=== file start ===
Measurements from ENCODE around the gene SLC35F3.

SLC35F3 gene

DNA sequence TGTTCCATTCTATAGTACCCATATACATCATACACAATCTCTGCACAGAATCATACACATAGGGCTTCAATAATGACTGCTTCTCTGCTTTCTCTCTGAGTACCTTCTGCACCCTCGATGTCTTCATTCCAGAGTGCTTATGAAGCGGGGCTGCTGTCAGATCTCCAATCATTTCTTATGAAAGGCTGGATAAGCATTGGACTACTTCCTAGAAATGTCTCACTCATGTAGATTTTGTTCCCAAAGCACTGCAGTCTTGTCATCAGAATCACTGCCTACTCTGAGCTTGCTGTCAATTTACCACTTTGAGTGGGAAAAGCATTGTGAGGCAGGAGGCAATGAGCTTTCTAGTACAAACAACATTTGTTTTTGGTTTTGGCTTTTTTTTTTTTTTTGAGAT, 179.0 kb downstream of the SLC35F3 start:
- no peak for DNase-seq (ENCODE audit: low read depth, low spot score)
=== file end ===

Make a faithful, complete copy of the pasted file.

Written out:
Measurements from ENCODE around the gene SLC35F3.

SLC35F3 gene

DNA sequence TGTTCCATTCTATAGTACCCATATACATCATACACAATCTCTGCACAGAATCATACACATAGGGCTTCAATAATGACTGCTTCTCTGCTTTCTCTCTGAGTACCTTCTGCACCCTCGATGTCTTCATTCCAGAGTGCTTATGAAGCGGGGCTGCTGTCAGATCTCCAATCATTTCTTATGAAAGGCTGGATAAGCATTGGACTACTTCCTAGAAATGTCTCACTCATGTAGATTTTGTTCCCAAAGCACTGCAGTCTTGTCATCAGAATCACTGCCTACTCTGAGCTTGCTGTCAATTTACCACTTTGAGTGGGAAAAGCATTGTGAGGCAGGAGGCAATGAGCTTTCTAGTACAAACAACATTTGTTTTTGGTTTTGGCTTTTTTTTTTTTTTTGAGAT, 179.0 kb downstream of the SLC35F3 start:
- no peak for DNase-seq (ENCODE audit: low read depth, low spot score)